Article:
Korea has 20,000 stateless children
“Once, she went outside and saw kids in the neighborhood wearing backpacks bearing the cartoon character Pororo,” says Tusara, Dinuli’s mother, who insisted she and her daughter be identified by pseudonyms.
“She begged me to buy her the same one, so I did,” Tusara, 37, laments. Dinuli insists on wearing the backpack inside the cramped container. “Just look at her now.”
Dinuli is a girl without a country. Tusara and her husband are afraid to register her with the Sri Lankan embassy because their illegal status might get exposed, and the whole family could be extradited. Tusara’s husband needs his job, and Korea isn’t that rigorous in cracking down on overstaying foreign laborers.
But now Dinuli is getting older, and the life of a fugitive is starting to oppress her. Tusara tried several times to enroll Dinuli in nearby schools but didn’t succeed.
“I took her to three day care centers, but they turned her down,” she says. “She doesn’t have insurance, and the teachers said they were afraid Korean parents would react badly.”
With more than 200,000 undocumented immigrants, the National Human Rights Commission of Korea believes there are about 20,000 stateless children like Dinuli, who are stripped of the “basic rights of education, health care benefits and social services.”
Elementary, middle and high schools are, by law, entitled to offer admission to such children and are not required to report their undocumented immigrant parents to authorities. But many hesitate. “They think they may have trouble” dealing with such outlaws, says Lim Se-wha from Save the Children.
Many stateless children turn to unauthorized schools run by religious or human rights groups, which offer courses similar to those taught in public schools but are not allowed to grant legal graduation certificates. A separate test that homeschooled students take to be eligible for college applications requires a resident registration number, as do college applications.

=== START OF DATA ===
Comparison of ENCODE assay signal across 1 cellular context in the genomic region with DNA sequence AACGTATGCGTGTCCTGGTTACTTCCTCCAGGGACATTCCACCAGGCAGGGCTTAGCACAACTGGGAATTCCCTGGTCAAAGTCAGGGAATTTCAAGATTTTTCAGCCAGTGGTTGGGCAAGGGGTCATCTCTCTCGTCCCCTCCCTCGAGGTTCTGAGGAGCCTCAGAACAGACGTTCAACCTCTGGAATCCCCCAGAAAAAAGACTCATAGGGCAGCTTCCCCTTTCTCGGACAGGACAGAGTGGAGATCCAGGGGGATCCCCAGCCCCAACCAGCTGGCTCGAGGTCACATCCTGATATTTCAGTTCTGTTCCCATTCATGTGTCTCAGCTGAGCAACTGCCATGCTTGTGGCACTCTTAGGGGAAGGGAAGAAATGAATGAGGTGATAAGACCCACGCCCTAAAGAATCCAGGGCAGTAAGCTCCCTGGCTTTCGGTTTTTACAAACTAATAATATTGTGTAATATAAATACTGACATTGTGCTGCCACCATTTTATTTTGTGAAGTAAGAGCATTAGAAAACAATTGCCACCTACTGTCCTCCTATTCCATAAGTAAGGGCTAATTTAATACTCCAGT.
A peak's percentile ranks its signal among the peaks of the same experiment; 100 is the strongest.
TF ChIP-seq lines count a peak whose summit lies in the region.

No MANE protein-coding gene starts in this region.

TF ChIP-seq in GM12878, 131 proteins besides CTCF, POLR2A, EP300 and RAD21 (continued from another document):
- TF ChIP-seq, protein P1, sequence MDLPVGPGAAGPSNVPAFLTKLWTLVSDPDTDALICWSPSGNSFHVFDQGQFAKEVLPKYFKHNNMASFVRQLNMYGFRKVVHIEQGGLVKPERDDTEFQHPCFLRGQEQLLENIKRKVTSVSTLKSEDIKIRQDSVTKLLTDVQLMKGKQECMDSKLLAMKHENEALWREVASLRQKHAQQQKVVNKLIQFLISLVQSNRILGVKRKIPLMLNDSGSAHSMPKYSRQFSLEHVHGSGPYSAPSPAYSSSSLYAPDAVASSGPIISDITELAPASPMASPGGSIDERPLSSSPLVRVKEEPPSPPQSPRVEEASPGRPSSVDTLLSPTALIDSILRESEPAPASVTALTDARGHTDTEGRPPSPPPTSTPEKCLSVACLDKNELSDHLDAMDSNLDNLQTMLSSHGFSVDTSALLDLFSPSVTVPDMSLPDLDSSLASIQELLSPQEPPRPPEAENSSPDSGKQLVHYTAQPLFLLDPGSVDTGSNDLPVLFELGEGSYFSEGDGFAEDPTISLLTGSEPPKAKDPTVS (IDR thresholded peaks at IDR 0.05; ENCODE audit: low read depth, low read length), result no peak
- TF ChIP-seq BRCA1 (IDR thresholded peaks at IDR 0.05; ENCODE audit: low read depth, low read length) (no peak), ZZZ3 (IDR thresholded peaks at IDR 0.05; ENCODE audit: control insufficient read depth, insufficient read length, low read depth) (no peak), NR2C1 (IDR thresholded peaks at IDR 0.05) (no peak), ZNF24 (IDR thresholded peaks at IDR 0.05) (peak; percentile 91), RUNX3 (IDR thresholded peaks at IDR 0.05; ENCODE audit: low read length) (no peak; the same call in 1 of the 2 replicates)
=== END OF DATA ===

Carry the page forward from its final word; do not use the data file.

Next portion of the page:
Living without health insurance is another worry stateless children have to live with.
“My front teeth fell out last October,” says 6-year-old Jamshid, also a pseudonym, complaining that five of his lower teeth are rotten. “It hurts so much. No matter how many times I beg my dad to take me to the dentist, he just won’t listen.”
Jamshid’s father, who doesn’t want to be named, whispers that he can’t afford his son’s medical fees, especially after being flabbergasted by Jamshid’s older brother, who had to pay some 200,000 won ($170) for a “few stitches” in his head two years ago.
Some undocumented immigrants keep their kids here because of the good things about Korea, but their statelessness threatens them as well.
“I was so surprised with the quality of Korean education,” said Innirna, also a pseudonym, a 43-year-old from Kyrgyzstan whose daughter has a place in a local kindergarten.
“I just wish she could freely learn in this country [without having to worry about her legal status],” she says. “It’s a mystery though whether an elementary school will accept her two years later.”
Pham Thi Hoa, also a pseudonym, a 34-year-old Vietnamese, is very impressed by jeong, a unique Korean sense of love and sympathy. It helps her raise her 3-year-old stateless son.
“Elderly people in my neighborhood adore him and offer me clothes their own children and grandchildren passed down,” she says.
Although Korea is among the 140 countries that signed the United Nations Convention on the Rights of the Child, a human rights treaty that sets out the “civil, political, economic, social health and cultural rights of children,” the country has yet to follow through with Article 7, which states that “every child has the right to a name, birth registration and nationality … The state should make laws and provisions especially for stateless children.”
In a statement issued to the JoongAng Ilbo special reporting team, the Ministry of Justice brushed off the idea that Korea would comply anytime soon, saying “a social consensus would be needed” to comply with that rule.
BY SPECIAL REPORTING TEAM [firstname.lastname@example.org]